Currently the provincial police commissioner is answerable to the national commissioner, and not to the province (although he or she is constitutionally obliged to brief the provincial parliament once per year, and a no-confidence motion can be undertaken by provincial structures (all of which winds up in the national commissioner's office)).

The South African Police Service is indeed a national structure, but why should that mean a province, or even a municipality, not have the most significant input into its own security needs? As things stand, there are community policing forums, and municipal input, but that information is required to climb the whole way up the ladders of government, trundle through an approval process, and then if approved come all the way back down.

Section 3 of the bill contains laws that would allow the provincial Department of Community Safety to "oversee the effectiveness of policies and directives implemented by the police service in terms of appointments, training and policing". In other words, a more local government would have more power in determining its own policies.

Naturally, the folks in the Ministry of Police don't like having their power toyed with, and they have the power of the book behind them.

Section 206 (2) of The Constitution says, "The national policing policy may make provision for different policies in respect of different provinces after taking into account the policing needs and priorities of these provinces," which kind of establishes the principle of the tippy-top of government deciding what is good for who.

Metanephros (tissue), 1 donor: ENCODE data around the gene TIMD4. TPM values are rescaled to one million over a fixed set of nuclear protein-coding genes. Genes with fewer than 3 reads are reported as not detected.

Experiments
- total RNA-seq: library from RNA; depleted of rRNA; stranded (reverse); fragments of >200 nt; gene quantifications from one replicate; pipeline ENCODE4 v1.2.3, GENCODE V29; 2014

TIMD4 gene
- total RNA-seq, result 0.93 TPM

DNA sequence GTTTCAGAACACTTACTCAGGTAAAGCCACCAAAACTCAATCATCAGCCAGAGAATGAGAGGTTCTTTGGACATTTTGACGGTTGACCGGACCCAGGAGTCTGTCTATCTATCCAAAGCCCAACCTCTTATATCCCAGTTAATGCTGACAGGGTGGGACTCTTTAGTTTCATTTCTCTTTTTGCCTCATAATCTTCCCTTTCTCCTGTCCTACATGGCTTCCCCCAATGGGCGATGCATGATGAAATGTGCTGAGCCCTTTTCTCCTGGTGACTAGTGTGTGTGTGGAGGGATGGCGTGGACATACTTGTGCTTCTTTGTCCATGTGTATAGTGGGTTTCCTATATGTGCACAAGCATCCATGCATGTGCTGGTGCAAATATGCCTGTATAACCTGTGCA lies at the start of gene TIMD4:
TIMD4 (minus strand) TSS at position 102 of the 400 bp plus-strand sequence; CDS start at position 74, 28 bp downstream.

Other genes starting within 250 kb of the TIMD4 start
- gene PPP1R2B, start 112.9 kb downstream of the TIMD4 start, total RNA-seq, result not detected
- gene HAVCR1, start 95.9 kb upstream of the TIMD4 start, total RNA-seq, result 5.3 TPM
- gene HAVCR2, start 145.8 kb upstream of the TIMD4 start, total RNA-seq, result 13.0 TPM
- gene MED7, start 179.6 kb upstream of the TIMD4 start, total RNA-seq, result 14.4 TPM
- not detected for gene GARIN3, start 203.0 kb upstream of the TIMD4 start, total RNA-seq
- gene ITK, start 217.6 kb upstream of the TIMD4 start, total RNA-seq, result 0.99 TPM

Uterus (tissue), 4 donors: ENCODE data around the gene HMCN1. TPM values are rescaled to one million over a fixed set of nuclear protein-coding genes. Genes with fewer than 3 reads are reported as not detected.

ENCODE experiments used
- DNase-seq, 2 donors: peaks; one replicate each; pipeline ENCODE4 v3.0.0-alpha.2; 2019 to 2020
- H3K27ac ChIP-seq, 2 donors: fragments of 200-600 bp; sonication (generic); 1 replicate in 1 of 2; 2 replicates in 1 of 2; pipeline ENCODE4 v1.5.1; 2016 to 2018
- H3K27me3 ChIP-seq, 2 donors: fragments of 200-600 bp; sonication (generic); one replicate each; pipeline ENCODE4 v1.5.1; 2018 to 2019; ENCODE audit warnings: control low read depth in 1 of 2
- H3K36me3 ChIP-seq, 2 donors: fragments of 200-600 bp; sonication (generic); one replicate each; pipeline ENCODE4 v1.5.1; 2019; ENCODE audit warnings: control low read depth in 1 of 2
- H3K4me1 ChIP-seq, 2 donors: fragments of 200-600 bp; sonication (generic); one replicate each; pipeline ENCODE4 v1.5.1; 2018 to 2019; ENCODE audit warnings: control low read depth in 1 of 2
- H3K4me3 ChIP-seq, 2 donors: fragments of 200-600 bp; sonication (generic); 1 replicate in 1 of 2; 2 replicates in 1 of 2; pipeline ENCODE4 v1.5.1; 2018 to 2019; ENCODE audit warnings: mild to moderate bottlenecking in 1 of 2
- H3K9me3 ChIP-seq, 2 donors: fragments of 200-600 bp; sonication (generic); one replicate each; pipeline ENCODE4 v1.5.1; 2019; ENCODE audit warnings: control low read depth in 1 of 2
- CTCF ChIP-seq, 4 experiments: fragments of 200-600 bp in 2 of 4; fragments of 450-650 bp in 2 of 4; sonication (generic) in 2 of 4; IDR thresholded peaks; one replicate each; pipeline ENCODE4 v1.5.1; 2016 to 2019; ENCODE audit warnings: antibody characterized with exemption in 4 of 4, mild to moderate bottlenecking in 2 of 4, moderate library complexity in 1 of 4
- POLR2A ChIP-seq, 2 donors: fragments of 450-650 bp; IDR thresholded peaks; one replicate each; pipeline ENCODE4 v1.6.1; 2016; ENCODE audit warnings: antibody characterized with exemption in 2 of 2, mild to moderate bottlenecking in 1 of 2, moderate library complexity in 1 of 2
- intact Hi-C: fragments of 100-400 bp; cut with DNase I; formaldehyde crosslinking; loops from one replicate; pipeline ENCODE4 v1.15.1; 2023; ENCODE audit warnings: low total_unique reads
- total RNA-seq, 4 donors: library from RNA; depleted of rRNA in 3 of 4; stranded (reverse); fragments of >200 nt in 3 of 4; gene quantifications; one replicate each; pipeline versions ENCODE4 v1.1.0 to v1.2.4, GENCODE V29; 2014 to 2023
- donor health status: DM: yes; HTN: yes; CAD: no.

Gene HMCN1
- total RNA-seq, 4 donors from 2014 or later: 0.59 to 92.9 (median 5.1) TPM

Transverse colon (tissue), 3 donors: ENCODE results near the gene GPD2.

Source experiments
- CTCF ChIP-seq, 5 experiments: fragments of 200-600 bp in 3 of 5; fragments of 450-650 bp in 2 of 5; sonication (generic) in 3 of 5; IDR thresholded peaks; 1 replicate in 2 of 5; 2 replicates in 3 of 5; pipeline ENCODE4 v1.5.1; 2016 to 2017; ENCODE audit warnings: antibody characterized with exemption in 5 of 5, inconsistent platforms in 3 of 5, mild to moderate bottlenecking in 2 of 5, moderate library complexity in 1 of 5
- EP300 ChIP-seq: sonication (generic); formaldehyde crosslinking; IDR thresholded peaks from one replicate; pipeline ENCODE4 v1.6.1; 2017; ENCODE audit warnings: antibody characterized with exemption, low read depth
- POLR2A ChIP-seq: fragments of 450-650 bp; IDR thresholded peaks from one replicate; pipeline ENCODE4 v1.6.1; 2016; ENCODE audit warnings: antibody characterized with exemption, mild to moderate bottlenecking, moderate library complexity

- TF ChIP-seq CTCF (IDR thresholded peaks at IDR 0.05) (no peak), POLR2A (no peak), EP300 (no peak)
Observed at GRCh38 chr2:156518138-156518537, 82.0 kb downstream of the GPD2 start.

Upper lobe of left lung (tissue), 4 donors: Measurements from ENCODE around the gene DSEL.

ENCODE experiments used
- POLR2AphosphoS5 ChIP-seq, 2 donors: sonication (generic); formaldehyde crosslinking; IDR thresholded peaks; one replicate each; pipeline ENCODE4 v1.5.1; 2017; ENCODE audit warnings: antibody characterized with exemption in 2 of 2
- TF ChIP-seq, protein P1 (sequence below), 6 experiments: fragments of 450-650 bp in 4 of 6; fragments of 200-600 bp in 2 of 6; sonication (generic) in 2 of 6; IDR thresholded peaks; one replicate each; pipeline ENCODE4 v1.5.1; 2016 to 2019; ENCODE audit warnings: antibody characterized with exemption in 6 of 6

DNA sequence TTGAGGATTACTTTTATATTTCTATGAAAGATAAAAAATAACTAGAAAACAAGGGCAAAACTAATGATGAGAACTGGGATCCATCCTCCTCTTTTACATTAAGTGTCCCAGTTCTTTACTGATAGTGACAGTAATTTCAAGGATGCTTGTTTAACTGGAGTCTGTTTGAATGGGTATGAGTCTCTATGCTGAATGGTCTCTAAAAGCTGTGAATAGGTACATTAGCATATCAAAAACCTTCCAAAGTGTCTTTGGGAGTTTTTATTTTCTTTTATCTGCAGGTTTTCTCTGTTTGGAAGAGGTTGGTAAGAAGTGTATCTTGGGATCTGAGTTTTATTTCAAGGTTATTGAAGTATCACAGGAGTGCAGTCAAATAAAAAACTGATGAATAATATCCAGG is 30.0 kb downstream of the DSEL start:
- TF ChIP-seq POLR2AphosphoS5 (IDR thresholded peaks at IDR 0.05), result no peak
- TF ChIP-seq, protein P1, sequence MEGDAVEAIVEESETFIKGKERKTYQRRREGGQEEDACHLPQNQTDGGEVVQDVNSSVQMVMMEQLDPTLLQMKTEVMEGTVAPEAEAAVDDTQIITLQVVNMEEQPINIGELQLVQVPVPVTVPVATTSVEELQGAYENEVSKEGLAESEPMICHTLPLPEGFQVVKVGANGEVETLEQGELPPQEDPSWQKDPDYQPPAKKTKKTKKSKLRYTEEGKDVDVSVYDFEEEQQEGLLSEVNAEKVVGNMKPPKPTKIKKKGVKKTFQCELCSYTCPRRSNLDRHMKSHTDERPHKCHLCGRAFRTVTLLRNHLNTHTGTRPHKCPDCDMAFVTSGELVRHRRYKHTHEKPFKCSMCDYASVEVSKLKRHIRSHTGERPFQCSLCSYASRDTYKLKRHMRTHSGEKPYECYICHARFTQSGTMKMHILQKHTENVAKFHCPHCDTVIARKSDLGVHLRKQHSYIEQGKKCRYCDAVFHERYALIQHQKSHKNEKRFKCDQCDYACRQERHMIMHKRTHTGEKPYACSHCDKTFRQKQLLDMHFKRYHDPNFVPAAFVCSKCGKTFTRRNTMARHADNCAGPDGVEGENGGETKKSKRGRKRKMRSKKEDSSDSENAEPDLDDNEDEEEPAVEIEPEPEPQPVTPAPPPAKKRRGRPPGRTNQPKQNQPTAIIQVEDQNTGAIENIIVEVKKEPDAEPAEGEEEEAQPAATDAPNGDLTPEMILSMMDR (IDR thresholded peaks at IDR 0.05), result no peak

And section 206 (4) says the "provincial executive" (in this case Plato), "is responsible for policing functions assigned to it in terms of national legislation; and allocated to it in the national policing policy," - in a nutshell, Plato can do what the national government tells him he can do. And that stands for the other eight provinces too, all of whom have their policing policies bent to the whims of Pretoria.

The tentacles of SAPS that are supposed to be liaising with members of the public in order to put policing needs together are Community Police Forums - as made clear in the SAPS Act of 1995. However, the responsibility of establishing these belongs to the Provincial Commissioner - appointed by the national commissioner, according to the SAPS Act (and therefore a national appointment). The Western Cape Community Safety Bill passes similar responsibilities onto the province’s MEC for Community Safety.

Small move

Earlier I said the Western Cape Community Safety Bill was good "in principle". I don't think the Democratic Alliance is necessarily the best government to address crime, judging by its prior ideas.

But I do believe that the healthiest policies and strategies regarding the police will be crafted as far down the government ladder as possible.

The Western Cape legislature is attempting to haul it down by one rung. And although it's a small move, it’s certainly in the right direction. Towards us.

- Simon Williamson is a freelance writer. Follow @simonwillo on Twitter.

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Read more on:    anc  |  da  |  kgalema motlanthe  |  helen zille  |  lindiwe mazibuko  |  jacob zuma